Before this current season started, in an interview with The New York Times, Lorne Michales said this about Jim Carrey’s then upcoming interpretation of Joe Biden: “First of all, Jim is brilliant, and he cares deeply about the country and what’s going on. He wants to have a voice in this. Every time he’s done [SNL], he’s always come through brilliantly, and I think what he will bring to this part will be stunning and possibly transcend comedy. Because we’re in a period where comedy is only part of it.” We are now four weeks into Jim Carrey’s tenure as Biden and I’m not sure what we are seeing “transcends comedy.” Not only is it painfully not working, it’s arguably SNL’s worst presidential impression in the last 30 years.
A couple of caveats first. First, over the years Jim Carrey has been one of the best hosts SNL has ever had. There’s no question about that. So this is certainly not any sort of referendum on his ability to perform on the show. He, without question, does that very well. Also, this has nothing to do with making a candidate look good or bad. In fact, that’s maybe even the problem here because Carrey’s Biden is so all over the place, it’s difficult to have an opinion one way or another if it makes the actual Biden look “good” or “bad.” In all honestly, it’s too bad it doesn’t do one or another. Instead, it’s just kind of its own thing, flailing away the last four Saturday nights at 11:30 p.m.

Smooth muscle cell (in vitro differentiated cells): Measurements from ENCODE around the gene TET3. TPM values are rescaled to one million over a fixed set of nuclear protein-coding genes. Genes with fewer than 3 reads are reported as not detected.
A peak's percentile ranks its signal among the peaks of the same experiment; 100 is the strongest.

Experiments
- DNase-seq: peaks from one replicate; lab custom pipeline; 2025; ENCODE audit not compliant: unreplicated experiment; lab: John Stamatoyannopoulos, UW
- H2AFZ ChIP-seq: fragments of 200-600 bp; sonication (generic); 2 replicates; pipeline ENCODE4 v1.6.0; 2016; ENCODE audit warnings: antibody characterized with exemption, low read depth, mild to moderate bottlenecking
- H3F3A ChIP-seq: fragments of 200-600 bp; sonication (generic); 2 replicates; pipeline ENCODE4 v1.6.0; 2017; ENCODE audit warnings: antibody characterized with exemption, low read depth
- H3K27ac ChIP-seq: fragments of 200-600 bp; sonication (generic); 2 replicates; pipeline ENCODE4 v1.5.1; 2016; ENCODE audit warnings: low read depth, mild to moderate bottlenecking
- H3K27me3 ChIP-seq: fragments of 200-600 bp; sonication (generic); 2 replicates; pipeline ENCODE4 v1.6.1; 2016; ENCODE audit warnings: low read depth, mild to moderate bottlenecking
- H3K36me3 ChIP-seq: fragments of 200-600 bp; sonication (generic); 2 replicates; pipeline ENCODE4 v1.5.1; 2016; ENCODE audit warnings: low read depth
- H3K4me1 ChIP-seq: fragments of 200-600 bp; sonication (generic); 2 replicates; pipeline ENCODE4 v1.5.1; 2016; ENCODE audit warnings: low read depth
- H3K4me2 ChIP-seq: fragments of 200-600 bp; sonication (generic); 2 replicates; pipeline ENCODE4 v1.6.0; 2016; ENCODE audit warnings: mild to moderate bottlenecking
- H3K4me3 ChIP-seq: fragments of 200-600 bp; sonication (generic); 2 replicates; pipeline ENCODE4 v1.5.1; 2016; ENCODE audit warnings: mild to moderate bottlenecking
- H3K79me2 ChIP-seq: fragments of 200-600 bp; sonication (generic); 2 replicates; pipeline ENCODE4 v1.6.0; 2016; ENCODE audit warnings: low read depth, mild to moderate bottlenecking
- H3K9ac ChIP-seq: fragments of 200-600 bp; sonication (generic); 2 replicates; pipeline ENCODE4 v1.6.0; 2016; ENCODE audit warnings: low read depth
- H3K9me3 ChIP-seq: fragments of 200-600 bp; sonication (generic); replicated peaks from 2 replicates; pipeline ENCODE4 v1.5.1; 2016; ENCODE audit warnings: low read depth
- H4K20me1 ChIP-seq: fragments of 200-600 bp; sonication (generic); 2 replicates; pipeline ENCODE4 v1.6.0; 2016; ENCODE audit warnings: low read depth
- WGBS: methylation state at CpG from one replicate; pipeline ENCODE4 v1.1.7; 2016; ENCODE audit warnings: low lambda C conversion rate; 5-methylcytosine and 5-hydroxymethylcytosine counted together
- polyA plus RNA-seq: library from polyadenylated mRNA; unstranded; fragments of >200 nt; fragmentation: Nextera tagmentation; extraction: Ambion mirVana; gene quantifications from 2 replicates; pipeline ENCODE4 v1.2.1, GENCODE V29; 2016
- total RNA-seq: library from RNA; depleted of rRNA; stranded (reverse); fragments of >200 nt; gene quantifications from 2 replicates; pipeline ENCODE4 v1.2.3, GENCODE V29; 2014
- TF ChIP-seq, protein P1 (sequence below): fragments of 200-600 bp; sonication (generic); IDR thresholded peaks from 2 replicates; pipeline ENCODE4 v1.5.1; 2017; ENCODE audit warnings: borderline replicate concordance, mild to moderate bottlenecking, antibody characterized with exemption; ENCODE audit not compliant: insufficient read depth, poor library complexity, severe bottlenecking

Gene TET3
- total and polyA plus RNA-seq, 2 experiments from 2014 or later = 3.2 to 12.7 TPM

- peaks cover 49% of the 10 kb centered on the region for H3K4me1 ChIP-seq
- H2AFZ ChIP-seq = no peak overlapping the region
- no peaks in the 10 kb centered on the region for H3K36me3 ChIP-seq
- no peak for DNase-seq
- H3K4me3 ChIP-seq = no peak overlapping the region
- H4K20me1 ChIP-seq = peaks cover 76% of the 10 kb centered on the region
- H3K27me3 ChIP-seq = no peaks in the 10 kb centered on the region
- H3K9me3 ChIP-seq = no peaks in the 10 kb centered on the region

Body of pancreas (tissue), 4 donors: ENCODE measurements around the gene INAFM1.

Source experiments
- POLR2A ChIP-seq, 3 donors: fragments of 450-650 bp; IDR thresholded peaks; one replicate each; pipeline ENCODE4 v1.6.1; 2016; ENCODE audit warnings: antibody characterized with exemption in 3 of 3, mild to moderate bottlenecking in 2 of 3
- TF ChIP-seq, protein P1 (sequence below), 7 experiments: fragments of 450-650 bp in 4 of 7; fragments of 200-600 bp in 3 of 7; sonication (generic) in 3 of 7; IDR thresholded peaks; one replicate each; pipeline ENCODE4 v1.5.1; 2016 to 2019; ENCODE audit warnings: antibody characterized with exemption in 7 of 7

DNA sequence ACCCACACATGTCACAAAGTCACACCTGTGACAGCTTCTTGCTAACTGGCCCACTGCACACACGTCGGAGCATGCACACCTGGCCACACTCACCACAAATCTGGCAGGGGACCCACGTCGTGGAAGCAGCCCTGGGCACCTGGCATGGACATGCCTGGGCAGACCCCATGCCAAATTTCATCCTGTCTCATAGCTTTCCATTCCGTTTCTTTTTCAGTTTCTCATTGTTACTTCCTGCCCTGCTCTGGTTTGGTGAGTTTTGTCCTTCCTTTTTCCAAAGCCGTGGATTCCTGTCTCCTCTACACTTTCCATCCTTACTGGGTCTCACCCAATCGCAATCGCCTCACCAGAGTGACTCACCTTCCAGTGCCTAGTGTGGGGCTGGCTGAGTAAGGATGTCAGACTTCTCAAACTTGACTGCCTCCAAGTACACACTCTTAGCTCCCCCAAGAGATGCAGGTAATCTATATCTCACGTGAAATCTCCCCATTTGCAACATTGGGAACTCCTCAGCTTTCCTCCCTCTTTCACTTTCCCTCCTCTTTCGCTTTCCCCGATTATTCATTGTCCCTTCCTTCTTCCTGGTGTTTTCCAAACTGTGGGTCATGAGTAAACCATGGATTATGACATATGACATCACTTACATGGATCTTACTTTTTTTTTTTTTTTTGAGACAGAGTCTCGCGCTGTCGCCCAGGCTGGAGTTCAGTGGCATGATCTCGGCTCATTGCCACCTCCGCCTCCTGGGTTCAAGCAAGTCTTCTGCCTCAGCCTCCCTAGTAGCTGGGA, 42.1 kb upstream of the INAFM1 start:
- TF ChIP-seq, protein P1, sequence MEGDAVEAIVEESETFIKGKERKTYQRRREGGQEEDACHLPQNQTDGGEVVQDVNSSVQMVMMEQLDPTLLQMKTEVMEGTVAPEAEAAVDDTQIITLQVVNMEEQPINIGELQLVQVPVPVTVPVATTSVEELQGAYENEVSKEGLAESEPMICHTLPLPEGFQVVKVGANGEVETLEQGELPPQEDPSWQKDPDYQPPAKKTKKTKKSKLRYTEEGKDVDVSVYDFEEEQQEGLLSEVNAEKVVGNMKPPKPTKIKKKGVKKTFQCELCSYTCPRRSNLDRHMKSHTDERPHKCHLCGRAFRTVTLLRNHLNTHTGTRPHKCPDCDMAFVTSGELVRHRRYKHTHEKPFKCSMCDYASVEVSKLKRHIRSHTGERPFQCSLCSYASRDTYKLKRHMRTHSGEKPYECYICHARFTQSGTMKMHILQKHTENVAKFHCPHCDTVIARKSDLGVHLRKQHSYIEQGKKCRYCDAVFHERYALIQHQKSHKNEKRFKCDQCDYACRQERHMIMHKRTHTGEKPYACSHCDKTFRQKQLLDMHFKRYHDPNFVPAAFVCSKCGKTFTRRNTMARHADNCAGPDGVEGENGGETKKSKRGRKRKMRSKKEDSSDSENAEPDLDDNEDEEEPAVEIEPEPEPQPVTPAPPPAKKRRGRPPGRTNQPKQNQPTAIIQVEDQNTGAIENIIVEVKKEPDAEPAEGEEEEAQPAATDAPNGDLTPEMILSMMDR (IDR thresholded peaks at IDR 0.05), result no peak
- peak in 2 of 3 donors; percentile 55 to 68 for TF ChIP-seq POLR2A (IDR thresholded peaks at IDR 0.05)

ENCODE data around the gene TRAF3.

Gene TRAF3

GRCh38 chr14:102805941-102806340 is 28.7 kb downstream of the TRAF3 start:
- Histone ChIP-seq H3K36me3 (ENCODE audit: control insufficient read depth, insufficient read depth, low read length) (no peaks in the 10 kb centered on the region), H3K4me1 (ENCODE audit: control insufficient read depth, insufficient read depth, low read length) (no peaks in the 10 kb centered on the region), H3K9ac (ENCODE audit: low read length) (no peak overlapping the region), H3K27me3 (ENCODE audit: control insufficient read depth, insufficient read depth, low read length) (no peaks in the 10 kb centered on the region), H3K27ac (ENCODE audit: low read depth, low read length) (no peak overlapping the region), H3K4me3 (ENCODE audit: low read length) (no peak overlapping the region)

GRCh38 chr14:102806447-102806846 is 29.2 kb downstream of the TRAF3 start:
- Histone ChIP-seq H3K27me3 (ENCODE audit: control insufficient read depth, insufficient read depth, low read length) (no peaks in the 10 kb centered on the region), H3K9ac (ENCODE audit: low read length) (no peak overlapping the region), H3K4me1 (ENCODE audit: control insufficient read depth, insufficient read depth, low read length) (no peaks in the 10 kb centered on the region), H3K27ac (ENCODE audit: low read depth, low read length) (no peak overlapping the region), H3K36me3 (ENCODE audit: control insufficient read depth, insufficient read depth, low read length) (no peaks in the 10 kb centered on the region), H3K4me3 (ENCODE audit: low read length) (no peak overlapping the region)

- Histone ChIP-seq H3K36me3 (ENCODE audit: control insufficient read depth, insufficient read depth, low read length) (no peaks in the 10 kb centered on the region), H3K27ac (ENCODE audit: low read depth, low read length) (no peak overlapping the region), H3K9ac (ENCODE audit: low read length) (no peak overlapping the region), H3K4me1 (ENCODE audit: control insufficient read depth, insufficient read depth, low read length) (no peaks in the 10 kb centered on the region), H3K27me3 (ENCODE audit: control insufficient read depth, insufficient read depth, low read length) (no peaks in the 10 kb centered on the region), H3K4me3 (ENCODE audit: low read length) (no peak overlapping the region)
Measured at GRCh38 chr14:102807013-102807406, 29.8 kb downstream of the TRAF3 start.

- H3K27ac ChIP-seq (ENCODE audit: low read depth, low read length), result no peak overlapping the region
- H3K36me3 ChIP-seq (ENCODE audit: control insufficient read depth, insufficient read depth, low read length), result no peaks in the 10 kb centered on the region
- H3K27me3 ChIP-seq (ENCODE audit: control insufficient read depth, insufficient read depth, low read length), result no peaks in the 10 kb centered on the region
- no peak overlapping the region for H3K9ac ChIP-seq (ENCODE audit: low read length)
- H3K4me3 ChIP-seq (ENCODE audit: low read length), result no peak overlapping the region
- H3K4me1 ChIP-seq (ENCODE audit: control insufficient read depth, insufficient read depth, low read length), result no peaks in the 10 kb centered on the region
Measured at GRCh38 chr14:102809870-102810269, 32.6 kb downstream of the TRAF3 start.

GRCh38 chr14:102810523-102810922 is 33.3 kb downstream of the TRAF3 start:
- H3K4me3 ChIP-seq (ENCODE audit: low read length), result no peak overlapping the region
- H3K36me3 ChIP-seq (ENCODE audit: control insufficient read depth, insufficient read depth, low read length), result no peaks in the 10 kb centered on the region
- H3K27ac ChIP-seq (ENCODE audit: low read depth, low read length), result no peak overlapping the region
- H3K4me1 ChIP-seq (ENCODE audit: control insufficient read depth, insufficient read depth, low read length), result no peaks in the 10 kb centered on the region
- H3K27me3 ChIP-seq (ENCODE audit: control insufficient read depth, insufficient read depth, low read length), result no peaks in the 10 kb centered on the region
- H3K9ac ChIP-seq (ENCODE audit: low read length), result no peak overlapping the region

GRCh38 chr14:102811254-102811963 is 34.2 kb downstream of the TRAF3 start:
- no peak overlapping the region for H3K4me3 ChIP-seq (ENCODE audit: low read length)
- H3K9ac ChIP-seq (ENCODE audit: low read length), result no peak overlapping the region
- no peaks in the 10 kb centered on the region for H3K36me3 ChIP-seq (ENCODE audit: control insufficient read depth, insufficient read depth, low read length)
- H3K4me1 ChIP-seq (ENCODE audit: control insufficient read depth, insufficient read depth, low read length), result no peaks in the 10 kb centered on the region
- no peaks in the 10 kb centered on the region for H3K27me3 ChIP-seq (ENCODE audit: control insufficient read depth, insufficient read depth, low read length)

No matter what you might personally think of Carrey, his heart, here, seems to be in the right place (even though, yes, he’s had some pretty bad opinions about vaccines over the last few years). The answer to Carrey’s unfocused Biden might just be hidden up there in that answer from Michaels. We know from his Twitter feed that Carrey is no fan of Donald Trump. And Michaels says that Carrey (who was born in Canada but became an American citizen in 2004) wants to have a voice in this election. So it can be assumed that Carrey’s pitch to Michaels was something along the lines of, I have a lot I want to say.